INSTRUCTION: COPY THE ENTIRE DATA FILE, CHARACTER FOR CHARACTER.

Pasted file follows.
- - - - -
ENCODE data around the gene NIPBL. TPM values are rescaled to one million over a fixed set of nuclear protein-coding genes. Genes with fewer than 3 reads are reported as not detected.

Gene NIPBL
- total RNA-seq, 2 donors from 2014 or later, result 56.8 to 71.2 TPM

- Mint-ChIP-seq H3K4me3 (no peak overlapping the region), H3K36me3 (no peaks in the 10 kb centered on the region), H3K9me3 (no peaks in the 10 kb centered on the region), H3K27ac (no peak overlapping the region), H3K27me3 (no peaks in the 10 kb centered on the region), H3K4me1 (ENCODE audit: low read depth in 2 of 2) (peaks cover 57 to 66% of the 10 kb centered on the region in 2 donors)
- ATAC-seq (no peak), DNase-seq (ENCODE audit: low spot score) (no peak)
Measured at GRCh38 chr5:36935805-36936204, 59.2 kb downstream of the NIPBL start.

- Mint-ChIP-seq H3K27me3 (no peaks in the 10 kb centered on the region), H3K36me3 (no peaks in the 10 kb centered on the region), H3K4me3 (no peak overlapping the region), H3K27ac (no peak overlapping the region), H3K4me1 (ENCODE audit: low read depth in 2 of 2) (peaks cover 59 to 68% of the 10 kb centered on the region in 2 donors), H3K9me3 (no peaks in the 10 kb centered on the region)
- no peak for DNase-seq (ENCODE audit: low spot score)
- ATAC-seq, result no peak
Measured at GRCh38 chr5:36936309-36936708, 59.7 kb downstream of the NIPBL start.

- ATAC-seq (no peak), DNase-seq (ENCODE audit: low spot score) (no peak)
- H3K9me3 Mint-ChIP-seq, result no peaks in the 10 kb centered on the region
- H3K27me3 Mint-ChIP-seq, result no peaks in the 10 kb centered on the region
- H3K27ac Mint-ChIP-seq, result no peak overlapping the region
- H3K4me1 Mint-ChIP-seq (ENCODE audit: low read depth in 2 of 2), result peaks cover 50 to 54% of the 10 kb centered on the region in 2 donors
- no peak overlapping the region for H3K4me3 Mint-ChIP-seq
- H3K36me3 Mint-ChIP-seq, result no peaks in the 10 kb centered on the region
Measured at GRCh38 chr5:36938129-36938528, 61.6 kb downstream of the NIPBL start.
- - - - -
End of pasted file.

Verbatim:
ENCODE data around the gene NIPBL. TPM values are rescaled to one million over a fixed set of nuclear protein-coding genes. Genes with fewer than 3 reads are reported as not detected.

Gene NIPBL
- total RNA-seq, 2 donors from 2014 or later, result 56.8 to 71.2 TPM

- Mint-ChIP-seq H3K4me3 (no peak overlapping the region), H3K36me3 (no peaks in the 10 kb centered on the region), H3K9me3 (no peaks in the 10 kb centered on the region), H3K27ac (no peak overlapping the region), H3K27me3 (no peaks in the 10 kb centered on the region), H3K4me1 (ENCODE audit: low read depth in 2 of 2) (peaks cover 57 to 66% of the 10 kb centered on the region in 2 donors)
- ATAC-seq (no peak), DNase-seq (ENCODE audit: low spot score) (no peak)
Measured at GRCh38 chr5:36935805-36936204, 59.2 kb downstream of the NIPBL start.

- Mint-ChIP-seq H3K27me3 (no peaks in the 10 kb centered on the region), H3K36me3 (no peaks in the 10 kb centered on the region), H3K4me3 (no peak overlapping the region), H3K27ac (no peak overlapping the region), H3K4me1 (ENCODE audit: low read depth in 2 of 2) (peaks cover 59 to 68% of the 10 kb centered on the region in 2 donors), H3K9me3 (no peaks in the 10 kb centered on the region)
- no peak for DNase-seq (ENCODE audit: low spot score)
- ATAC-seq, result no peak
Measured at GRCh38 chr5:36936309-36936708, 59.7 kb downstream of the NIPBL start.

- ATAC-seq (no peak), DNase-seq (ENCODE audit: low spot score) (no peak)
- H3K9me3 Mint-ChIP-seq, result no peaks in the 10 kb centered on the region
- H3K27me3 Mint-ChIP-seq, result no peaks in the 10 kb centered on the region
- H3K27ac Mint-ChIP-seq, result no peak overlapping the region
- H3K4me1 Mint-ChIP-seq (ENCODE audit: low read depth in 2 of 2), result peaks cover 50 to 54% of the 10 kb centered on the region in 2 donors
- no peak overlapping the region for H3K4me3 Mint-ChIP-seq
- H3K36me3 Mint-ChIP-seq, result no peaks in the 10 kb centered on the region
Measured at GRCh38 chr5:36938129-36938528, 61.6 kb downstream of the NIPBL start.